“I don’t think you’re gonna want to see this,” my boyfriend said. He handed me his phone. I looked and saw a picture we had taken earlier that day. I could see us kissing in the photo, you know, as most couples do. However, for us, these actions can sometimes have different consequences.
Okay, wow, cute, I thought to myself as I admired our fearlessness. Fearless in kissing one another in front of strangers. Fearless in never straying from our unapologetic selves, no matter what. Though it may not seem very courageous, these acts prove different for us. When two proud, gay men kiss in public, they risk upsetting others around them.
Earlier that day, we had attended a campus-wide end of the year block party—one that practically every student goes to. Students flooded the streets by the hundreds, with two goals in mind: drinking and having a good time. My friends from home came to visit and met my boyfriend for the first time. Nothing short of spectacular, our day flew by.
Every year, I look forward to this event. However, looking back at it today, I tell this year’s story a little differently. This special day spent with some of my best friends turned into one with a stark awakening, reminding me that not everyone supports my unique way of life. It will replay differently in my mind because of that one picture.
The photo that will haunt me forever.
My admiration turned dark as I noticed two women in the background of the picture. I couldn’t believe what I saw. Standing behind my boyfriend and I, they stared at us with vile, disgusted looks on their faces. Their sickened faces looked as if they had seen a rotting corpse or someone committing a crime. The hate was so evident that I could feel it pulling at my being, weakening my every move. I didn’t even know someone could make a face like that, let alone direct it at me.
Why did they make those faces, I wondered. Then the answer jumped out at me: Two men kissed in front of them. I did what dozens of couples had done that day. However, by expressing affection to someone of the same gender, I disgusted them.
Ladies, in 2019, we need to grow up.
Your hate rubs off on others, and it looks awful on you. Vulnerable people suffer their whole lives because of hate like yours. People choose self-harm over happiness and remain closeted their entire life because of people like you.
My blood boiled the longer I stared at their hateful eyes. I felt hurt. I felt upset. I felt misunderstood. I even felt embarrassed, though I knew I shouldn’t have. Tears formed in my eyes as I looked up to my boyfriend. “This is the face people make when they see us in public. This face right here,” I said. We sighed together.
I’m usually pretty good at lettings things like this go. I’ve learned to ignore the looks of disapproval, the disrespectful mocking and the comments from strangers on the street. But these women didn’t know they hurt me. I wanted them to know. I wanted them to see their disgusting, hateful faces. Perhaps by seeing their reaction, they would feel the same sense of shame unwillingly forced upon people like me.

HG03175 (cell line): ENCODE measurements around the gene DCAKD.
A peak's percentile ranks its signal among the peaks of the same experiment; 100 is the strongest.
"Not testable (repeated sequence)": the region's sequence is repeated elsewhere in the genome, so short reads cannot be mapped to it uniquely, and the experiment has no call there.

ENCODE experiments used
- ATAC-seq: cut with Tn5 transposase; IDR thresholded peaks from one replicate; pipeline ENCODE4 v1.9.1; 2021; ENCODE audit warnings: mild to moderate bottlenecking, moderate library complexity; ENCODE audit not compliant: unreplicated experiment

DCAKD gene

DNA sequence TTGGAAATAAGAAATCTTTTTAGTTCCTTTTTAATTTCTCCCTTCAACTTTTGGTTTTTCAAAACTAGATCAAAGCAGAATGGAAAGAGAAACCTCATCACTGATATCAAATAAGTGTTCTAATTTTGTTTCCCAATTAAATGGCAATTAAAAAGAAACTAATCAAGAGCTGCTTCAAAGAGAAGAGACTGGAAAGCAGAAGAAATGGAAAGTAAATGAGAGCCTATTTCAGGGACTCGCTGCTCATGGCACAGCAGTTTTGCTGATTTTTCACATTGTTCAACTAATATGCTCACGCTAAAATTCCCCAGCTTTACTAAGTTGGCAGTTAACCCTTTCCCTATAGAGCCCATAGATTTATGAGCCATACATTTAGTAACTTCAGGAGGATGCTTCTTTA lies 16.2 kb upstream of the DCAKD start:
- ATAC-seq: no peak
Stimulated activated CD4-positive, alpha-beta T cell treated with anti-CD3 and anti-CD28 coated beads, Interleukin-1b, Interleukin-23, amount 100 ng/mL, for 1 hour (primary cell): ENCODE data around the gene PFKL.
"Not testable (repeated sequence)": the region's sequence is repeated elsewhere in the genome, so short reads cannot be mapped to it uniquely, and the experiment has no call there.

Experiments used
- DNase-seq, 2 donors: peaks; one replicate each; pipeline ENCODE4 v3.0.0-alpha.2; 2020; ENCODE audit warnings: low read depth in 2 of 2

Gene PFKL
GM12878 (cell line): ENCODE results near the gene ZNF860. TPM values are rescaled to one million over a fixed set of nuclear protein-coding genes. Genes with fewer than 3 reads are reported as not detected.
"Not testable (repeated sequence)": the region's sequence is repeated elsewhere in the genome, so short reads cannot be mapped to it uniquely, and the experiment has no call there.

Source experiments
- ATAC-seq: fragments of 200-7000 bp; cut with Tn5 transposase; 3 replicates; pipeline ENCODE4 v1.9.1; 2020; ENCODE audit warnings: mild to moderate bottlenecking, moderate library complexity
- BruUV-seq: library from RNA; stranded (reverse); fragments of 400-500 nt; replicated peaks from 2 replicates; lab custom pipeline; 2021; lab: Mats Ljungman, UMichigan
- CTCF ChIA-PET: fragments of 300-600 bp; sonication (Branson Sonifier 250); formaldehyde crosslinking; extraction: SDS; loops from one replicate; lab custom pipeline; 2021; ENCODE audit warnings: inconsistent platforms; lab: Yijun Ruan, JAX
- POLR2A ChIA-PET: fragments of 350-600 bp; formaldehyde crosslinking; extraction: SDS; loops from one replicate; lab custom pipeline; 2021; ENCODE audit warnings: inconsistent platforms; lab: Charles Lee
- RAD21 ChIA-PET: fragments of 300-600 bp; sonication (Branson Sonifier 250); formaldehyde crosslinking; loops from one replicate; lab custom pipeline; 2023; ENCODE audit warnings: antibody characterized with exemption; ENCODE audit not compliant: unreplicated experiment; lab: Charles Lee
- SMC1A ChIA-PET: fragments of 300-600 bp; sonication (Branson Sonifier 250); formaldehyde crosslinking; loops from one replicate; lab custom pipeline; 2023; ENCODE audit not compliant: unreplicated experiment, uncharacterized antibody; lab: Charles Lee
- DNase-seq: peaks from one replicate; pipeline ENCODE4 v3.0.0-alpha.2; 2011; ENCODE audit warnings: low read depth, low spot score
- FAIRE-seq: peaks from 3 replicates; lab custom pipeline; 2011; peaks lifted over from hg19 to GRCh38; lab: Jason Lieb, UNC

I am no stranger to the face of hate. I grew up in a small, conservative town in Wisconsin. Most people looked the same, acted the same and thought the same. The most daring of all flourished in their individuality, and I envied them. Growing up, I hid my identity from others. The fear of disapproval outweighed my quest for happiness.
I found that people accept others for themselves in college. Well, I should say most people. In college, I feel safest to be unabashedly myself—love who I want to love, wear what I want to wear, become who I’m destined to become.
People like these women make me question whether or not to keep trying. I battle to remain sane every day. Some days are better than others, but I battle nonetheless. Hate like this causes dark thoughts and self-criticism. I even question my worth and relationships. I wish they understood the impact of their words. My boyfriend wiped the tear from my cheek.
“I’m sorry people suck. At least we have each other,” he said. His words comforted me like a blanket in this cold world. I thought about those women for the next two weeks. I found myself going back and looking at their faces. Maybe because it reassured me that I am a good person despite their hate. Their faces made them bad people, people I refuse to associate with.
These women had absolutely no idea that they stomped around my brain. I shared the photo on a private account, open only to my closest friends. There, I found so much support from allies. My friends encouraged me to expose their hate on my public account, but I feared the backlash. As much as I wanted people to know their face of hate, I worried about how it would affect their lives.
I even took to Photoshop and doodled on their faces, completing their nasty look with drawn-on devil horns and pitchforks. I wanted to post it. But it felt wrong stooping to their level. I still haven’t exposed the women. I don’t think I ever will. Exposing them would create bigger issues.
When it comes to hate, I try and act like the bigger person even when I don’t want to. And believe me, I did not want to at this moment. But everyone lives a different life. And in mine, I’ve learned that fighting fire with fire never ends well.
I do what most in my community do, and continue to take life one day at a time. I strive to outrun hate. But I know I won’t always run fast enough. I fear encountering someone who doesn’t appreciate my life. And I fear some interactions with strangers. Most of all, I fear disapproval. But now I know for a fact that I do not fear these women. Because one day, they will fear themselves.
Today I feel limitless, undefined by any box or label and free to live, love and express myself. I’m proud of the process, the struggle and the fight. And most importantly, I’m grateful for the beauty that comes from a painful history.